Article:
things beforehand.

I don’t mind the work that is done, and I don’t want to skip it all the
time (which can be done fairly easily via the Kitchenfile, but I’d like the
ability to skip on demand. I.E., while iterating, say “don’t do all the
cool stuff, just provision.”. Its obviously not a huge deal, and the time
that test-kitchen saves dwarfs this by orders of magnitude, so I don’ want
it to sound like a complaint per say, but rather just exploring tiny time
savers


#4

As a side note is anyone actively working on abstracting the
cook-management out on kitchen right now?(KITCHEN-9). I Started
looking into it, but don’t want to step on toes.

On Sat, Nov 3, 2012 at 7:42 PM, David Petzel davidpetzel@gmail.com wrote:

Thanks for the info Joshua

What about simply leveraging your shell?

bundle exec kitchen test && bundle exec kitchen destroy

Then the environment would only be torn down if the run was successful.

The tearing down isn’t so much my problem as having all the VMs up and
running at once. Unless I’m misunderstanding, I believe the command line
above would still in result in all VMs running at the same time by the end
of the successful run? Basically what I’m looking for is on a successful run
of a configuration on a platform, shutdown (not destroy) that platform,
before moving onto the next

Validating ruby files is the knife cookbook test command that checks
syntax of the rb and erb. That should be pretty fast, though as it stores
the checksums with a time stamp and only checks files that have changed.

I probably should clarify that I’m on a windows workstation, so Rubyin
general is just obnoxiously slow to start at times, so I think the syntax
check times are more a result of how long it takes ruby to initialize on my
workstation than the checks themselves. Whatever the cause of the slowness
(and the quantify of it), it would be nice to be able to just “skip it” when
desired.

There seem to be other opportunities for optimization, though.

  1. The test-kitchen cookbook itself does some work that may not be
    required, such as using the rvm cookbook and installing fit and other things
    beforehand.

I don’t mind the work that is done, and I don’t want to skip it all the time
(which can be done fairly easily via the Kitchenfile, but I’d like the
ability to skip on demand. I.E., while iterating, say “don’t do all the cool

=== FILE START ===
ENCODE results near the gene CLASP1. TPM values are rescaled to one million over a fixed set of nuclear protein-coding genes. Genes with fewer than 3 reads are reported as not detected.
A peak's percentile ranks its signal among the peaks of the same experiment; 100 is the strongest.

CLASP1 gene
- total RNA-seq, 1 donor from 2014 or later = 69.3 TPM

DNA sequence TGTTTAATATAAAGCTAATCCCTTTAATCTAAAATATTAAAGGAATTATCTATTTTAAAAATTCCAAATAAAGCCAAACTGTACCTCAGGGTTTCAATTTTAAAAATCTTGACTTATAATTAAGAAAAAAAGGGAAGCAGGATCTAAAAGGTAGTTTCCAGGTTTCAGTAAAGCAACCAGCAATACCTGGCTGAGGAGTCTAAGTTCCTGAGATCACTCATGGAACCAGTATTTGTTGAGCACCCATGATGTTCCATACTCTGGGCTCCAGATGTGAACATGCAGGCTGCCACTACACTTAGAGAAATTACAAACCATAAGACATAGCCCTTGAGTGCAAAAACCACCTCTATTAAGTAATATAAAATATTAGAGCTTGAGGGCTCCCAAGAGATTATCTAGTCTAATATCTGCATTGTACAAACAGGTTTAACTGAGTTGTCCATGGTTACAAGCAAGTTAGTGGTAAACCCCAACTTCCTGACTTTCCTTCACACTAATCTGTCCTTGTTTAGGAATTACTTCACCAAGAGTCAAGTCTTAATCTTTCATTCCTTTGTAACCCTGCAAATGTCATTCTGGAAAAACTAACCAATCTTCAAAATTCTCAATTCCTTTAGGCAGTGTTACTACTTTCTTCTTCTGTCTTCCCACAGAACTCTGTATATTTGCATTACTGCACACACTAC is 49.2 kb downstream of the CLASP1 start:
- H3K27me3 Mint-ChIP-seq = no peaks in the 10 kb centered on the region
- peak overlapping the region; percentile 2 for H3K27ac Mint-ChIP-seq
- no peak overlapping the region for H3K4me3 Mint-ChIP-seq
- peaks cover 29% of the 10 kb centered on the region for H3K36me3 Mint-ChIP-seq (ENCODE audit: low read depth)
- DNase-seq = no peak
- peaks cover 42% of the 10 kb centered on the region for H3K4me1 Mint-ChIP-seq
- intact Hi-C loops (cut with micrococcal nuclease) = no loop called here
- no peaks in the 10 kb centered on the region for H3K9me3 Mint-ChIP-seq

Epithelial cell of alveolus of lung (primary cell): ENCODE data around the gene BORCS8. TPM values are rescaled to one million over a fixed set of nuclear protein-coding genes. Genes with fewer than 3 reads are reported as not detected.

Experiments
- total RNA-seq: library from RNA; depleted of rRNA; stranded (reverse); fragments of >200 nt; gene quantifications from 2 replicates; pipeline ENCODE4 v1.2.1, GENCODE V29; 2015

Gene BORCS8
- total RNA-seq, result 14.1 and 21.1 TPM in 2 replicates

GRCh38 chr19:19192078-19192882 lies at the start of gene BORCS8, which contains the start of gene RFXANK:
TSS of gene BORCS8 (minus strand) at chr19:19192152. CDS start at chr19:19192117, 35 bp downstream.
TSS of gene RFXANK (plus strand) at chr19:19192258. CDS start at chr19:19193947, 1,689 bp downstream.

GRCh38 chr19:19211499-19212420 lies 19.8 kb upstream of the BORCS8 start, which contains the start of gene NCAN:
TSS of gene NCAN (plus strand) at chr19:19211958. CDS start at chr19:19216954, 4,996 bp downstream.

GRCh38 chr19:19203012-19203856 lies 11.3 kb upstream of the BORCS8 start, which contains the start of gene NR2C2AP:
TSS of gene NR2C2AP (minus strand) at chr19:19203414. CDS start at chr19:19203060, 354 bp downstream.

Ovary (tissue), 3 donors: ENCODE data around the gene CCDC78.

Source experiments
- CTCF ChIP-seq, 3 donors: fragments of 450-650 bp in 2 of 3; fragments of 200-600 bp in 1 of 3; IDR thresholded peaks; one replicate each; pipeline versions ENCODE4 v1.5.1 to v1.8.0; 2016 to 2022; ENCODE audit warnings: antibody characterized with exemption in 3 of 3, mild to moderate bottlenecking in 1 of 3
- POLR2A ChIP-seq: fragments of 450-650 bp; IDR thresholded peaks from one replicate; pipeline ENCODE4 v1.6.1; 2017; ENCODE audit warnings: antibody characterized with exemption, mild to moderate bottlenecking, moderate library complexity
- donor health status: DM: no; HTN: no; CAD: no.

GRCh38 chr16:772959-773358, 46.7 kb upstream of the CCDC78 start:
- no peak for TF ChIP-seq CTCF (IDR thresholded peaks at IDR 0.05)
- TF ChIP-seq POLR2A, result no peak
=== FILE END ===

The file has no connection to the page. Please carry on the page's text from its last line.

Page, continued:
stuff, just provision.”. Its obviously not a huge deal, and the time that
test-kitchen saves dwarfs this by orders of magnitude, so I don’ want it to
sound like a complaint per say, but rather just exploring tiny time savers


#5

On Nov 3, 2012, at 8:42 PM, David Petzel davidpetzel@gmail.com wrote:

The tearing down isn’t so much my problem as having all the VMs up and running at once. Unless I’m misunderstanding, I believe the command line above would still in result in all VMs running at the same time by the end of the successful run? Basically what I’m looking for is on a successful run of a configuration on a platform, shutdown (not destroy) that platform, before moving onto the next

Ah, yes. All the vagrant boxes will be running until the kitchen destroy command is issued.

I probably should clarify that I’m on a windows workstation, so Rubyin general is just obnoxiously slow to start at times, so I think the syntax check times are more a result of how long it takes ruby to initialize on my workstation than the checks themselves. Whatever the cause of the slowness (and the quantify of it), it would be nice to be able to just “skip it” when desired.

Everything working okay on Windows? There were conversations at the summit that indicated that test kitchen doesn’t actually yet run on Windows. If you had to do anything special to get that going, or if it just worked following the README, I’d like to hear it.

I don’t mind the work that is done, and I don’t want to skip it all the time (which can be done fairly easily via the Kitchenfile, but I’d like the ability to skip on demand. I.E., while iterating, say “don’t do all the cool stuff, just provision.”. Its obviously not a huge deal, and the time that test-kitchen saves dwarfs this by orders of magnitude, so I don’ want it to sound like a complaint per say, but rather just exploring tiny time savers

Time savers add up, of course. If you can determine where additional optimization can occur, please do open a KITCHEN ticket.

Cheers!


Opscode, Inc
Joshua Timberman, Technical Community Manager
IRC, Skype, Twitter, Github: jtimberman


#6

On Sun, Nov 4, 2012 at 8:18 PM, Joshua Timberman joshua@opscode.com wrote:

Everything working okay on Windows? There were conversations at the summit
that indicated that test kitchen doesn’t actually yet run on Windows. If
you had to do anything special to get that going, or if it just worked
following the README, I’d like to hear it.

Nothing special really. The only thing outside of the readme I ran into,
which I don’t believe is specific to Windows is
http://tickets.opscode.com/browse/KITCHEN-11

Aside from that its working fine on my Windows 7 Laptop.